What NOT To Feed Your Dog

The Summerville Seven

Gamecock- Fanatics
Barked: Sat Apr 19, '08 7:24pm PST 
....**Mom came across this while researching how much to feed us........

Chocolate-- Chocolate in even small amounts can be deadly to small dogs, and in larger dogs can cause serious health problems. The culprit is theobromine, which causes increased heart rate and blood pressure.
Now, saying that, I've given my dogs a chocolate chip cookie now and then with no ill effects, and Maesc once ate an entire 1 lb chocolate Santa from underneath the tree (including the tin foil) and apart from being very energized, he was fine -- although it was a pretty frantic call to the vet, I can assure you.

Raw Eggs -- Eggs are very good for dogs. In fact, they are the most concentrated, valuable form of protein that a dog can get , as long as they are cooked. Apparently, raw egg whites bind to the biotin that a dog ingests and prevents it from being absorbed. Cooked eggs do not do this.
If you do feed eggs, it should not be more than 1 per pound of food.

Cat Food -- Cat food, while most dogs love it, does not have the right balance of nutrients for dogs. It won't hurt them in reasonable amounts, but dogs probably ought not to eat it as their normal diet. Most people who have dogs and cats have to put the cat food out of reach, since dogs like the high fat content.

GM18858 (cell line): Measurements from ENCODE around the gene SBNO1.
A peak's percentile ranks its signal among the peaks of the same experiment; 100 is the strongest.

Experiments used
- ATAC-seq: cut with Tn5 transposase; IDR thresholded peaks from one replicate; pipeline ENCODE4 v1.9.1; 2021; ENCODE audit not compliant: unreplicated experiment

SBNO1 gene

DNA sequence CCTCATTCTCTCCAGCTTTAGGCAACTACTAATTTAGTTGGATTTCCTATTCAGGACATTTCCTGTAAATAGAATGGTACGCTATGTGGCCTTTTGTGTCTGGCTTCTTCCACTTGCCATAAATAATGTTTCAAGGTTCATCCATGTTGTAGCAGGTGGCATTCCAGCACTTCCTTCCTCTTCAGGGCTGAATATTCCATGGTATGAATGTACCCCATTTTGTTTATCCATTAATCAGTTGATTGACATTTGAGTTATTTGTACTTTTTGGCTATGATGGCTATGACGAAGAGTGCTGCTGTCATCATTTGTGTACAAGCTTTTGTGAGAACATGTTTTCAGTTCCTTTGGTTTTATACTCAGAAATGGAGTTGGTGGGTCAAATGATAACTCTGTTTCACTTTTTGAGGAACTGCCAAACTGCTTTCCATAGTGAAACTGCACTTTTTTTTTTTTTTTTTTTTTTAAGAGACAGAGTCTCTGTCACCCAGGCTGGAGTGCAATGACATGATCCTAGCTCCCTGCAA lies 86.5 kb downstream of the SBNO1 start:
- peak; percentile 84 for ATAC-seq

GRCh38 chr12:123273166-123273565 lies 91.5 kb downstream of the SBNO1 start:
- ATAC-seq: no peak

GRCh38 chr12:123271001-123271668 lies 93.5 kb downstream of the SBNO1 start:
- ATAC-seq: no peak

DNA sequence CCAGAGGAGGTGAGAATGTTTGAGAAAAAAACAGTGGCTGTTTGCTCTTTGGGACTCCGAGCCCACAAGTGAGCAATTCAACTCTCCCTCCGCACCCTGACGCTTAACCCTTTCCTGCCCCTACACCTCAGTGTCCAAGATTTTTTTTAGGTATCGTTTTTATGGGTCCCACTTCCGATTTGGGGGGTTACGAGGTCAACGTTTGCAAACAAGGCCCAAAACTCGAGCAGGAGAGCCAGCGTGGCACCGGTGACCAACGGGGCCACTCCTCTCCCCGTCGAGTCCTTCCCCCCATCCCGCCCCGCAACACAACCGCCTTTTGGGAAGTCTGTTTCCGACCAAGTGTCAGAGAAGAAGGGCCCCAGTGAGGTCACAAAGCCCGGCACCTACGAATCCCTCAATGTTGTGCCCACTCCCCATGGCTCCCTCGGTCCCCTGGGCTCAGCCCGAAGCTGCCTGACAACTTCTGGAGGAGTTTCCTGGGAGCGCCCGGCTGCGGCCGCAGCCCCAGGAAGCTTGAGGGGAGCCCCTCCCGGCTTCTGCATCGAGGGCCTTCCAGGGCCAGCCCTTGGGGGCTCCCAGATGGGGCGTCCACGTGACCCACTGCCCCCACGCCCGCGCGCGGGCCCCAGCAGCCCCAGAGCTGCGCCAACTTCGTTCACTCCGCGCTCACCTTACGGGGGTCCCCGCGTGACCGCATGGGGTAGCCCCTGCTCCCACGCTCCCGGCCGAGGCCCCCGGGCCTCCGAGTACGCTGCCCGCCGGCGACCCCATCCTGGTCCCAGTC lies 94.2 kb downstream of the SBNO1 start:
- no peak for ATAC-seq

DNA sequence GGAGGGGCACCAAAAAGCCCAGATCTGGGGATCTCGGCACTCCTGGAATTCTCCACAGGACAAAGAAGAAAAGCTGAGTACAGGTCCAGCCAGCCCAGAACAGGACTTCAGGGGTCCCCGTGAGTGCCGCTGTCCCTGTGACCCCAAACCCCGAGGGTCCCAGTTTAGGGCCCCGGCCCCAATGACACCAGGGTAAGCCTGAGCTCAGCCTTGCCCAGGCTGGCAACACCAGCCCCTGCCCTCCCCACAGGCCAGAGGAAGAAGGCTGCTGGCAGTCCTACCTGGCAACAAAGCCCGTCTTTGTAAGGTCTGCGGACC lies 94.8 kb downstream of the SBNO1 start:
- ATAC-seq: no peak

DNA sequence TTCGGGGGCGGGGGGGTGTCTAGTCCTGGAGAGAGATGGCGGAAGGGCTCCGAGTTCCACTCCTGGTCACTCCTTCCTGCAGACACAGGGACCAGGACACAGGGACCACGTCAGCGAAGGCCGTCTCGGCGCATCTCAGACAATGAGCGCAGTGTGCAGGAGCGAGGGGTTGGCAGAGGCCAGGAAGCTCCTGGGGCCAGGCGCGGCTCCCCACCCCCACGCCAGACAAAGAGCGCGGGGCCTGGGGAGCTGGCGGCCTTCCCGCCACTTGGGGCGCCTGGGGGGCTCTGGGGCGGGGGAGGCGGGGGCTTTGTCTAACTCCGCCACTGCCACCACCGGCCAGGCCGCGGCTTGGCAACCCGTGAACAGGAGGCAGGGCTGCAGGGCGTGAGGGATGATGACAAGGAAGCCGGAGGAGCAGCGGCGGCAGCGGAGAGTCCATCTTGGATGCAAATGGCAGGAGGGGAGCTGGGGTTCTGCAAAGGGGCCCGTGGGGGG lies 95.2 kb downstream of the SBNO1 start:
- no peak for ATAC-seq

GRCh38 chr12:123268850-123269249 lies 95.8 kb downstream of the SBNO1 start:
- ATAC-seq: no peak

Onions -- They contain a substance called n-propyl disulfide which alters and eventually destroys the red blood cells of dogs causing hemolytic anemia and sometimes death.
Raw Salmon -- this is a problem mostly in the NorthWest US, and is related to a possible bacterial infection that can cause acute inflammation of the bowels, often resulting in death.
Booda Velvets-- There seems to be some online concern with these, since, while they were advertised as "completely digestible", the things are made at least in part from plastic.
Chili -- Just trust me on this one. It wasn't pretty.
The Summerville Seven

Gamecock- Fanatics
Barked: Sat Apr 19, '08 8:12pm PST 
Toxic Foods

....additional info from www.hcfrgroup.com/toxic-foods.html; add to the previous list:

Macadamia Nuts
Moldy or Spoiled Foods
Baby Food (if it contains onion powder)
Nuts (high phosphorous content can lead to bladder stones)
Bones (turkey, chicken legs, ham, pork chop, veal)
Bread Dough
Plastic Food Wrap
Cat Food
Play Dough
Potatoes (green sprouts, green potato skins)
Rich Fatty Foods
Citrus Oil Extracts
Rhubarb - Leaves
Corn Cobs
Salmon (Raw)
Dairy Products (small amount of cheese or plain yogurt is o.k.)
Food Preparation Items (aluminum foil, roasting bags, paper/plastic plates, forks, spoons, etc.)
Table Scraps (not nutritionally balanced)
Eggs (Raw)
Tobacco Products
Grapes or Raisins
Water (from stagnant ponds, bogs, etc.; also toilet water due to cleaning chemicals, fresheners)
Household Items